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Saturday
Feb182012

Report from Garrison Institute Climate Change conference: the good & not so good...

As noted previously, I attended the Garrison Institute meeting on Climate, Mind and Behavior.

On positive side, the highlight, in my view, was very interesting presentation by George Marshall.

George Marshall: He gets science communication!Marshall, a man of apparently unbounded curiosity, creativity, and public spirit, is organizing a set of related initiatives aimed at improving climate-change science communication. 

One of these is http://talkingclimate.org/, essentially a mega-wearhousing facility for collecting, organizing, & promoting transmission of empirical studies on communication.

Another is a research project aimed at production of effective targeted messaging. Marshall outlined a research protocol that is, in my view, just what's needed because it focuses on fine grained matching of cultural meanings to the diverse information-processing dispositions that exist in the public. It uses empirical measurement at every stage -- from development of materials, to lab testing, to follow-up work in field in collaboration with professional communicators.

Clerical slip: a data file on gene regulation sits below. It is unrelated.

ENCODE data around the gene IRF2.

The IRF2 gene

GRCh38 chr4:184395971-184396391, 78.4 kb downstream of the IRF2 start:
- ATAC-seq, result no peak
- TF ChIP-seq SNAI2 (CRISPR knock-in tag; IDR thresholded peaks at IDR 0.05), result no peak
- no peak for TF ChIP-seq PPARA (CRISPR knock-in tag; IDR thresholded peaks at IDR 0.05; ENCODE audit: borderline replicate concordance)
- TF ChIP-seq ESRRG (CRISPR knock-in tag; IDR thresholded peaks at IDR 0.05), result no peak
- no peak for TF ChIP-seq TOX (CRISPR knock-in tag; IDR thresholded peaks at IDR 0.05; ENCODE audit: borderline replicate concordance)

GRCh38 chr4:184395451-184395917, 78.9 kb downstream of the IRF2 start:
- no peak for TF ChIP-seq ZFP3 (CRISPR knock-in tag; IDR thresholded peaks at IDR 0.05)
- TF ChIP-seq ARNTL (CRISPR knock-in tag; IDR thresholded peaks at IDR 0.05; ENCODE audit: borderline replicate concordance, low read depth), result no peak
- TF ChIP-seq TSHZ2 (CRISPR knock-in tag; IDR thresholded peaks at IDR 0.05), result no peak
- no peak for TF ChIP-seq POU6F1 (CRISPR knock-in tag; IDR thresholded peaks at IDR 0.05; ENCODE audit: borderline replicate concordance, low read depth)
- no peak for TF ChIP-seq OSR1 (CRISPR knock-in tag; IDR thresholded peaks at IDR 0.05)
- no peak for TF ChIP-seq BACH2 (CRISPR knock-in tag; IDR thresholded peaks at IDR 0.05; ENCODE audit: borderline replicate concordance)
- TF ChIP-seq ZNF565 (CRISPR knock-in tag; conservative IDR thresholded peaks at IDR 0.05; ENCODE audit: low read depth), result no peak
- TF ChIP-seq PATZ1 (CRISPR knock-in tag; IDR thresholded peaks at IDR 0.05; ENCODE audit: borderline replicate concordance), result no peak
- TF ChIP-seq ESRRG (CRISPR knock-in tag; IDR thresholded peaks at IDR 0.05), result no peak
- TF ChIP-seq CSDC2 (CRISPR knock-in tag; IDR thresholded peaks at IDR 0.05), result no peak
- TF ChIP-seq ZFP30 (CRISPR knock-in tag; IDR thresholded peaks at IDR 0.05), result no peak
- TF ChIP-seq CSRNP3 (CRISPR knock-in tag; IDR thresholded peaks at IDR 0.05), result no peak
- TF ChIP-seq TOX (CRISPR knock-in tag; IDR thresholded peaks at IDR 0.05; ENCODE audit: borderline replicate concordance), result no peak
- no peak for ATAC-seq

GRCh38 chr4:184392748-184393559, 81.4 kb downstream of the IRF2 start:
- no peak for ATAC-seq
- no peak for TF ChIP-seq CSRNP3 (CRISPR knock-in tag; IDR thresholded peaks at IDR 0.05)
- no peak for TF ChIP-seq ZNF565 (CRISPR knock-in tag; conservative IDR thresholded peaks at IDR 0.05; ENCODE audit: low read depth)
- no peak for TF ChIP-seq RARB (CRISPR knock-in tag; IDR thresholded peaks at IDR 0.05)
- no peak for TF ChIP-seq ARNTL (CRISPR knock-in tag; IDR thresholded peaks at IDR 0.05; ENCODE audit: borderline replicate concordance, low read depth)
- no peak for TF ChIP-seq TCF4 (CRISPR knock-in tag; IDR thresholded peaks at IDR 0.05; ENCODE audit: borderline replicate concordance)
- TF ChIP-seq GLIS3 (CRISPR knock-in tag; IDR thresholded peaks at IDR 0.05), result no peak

This is exactly the systematic approach that tends to be missing from climate change science communication, which is dominated by impressionistic throw-everything-against-the-wall-but-don't-bother-measuring-what-sticks strategy...  Marshall offered a devastating (and devastatingly funny) analysis of that. 

I look forward to the distribution of the video of his talk (the organizers were filming all the presentations).

On downside:

1.  Goldilocks was also there. Lots of just-so story telling -- "engage emotions ... but don't scare or numb" -- based on ad hoc mix and match of general psychological mechanisms w/o evidence on how they play out in this context (indeed, in disregard of the evidence that actually exists). The antithesis, really, of the careful, deliberate, fine-grained, and genuinely empirical approach that Marshall's protocol embodied. Sigh...

2. I was also genuinely shocked & saddened by what struck (assaulted) me as the anti-science ethos shared by a large number of participants.  

Multiple speakers disparaged science for being "materialistic" and for trying to "put a number on everything." One, to approving nods of audience, reported that university science instruction had lost the power to inspire "wonder" in students because it was disconnected from "spiritual" (religious, essentially) sensibilities.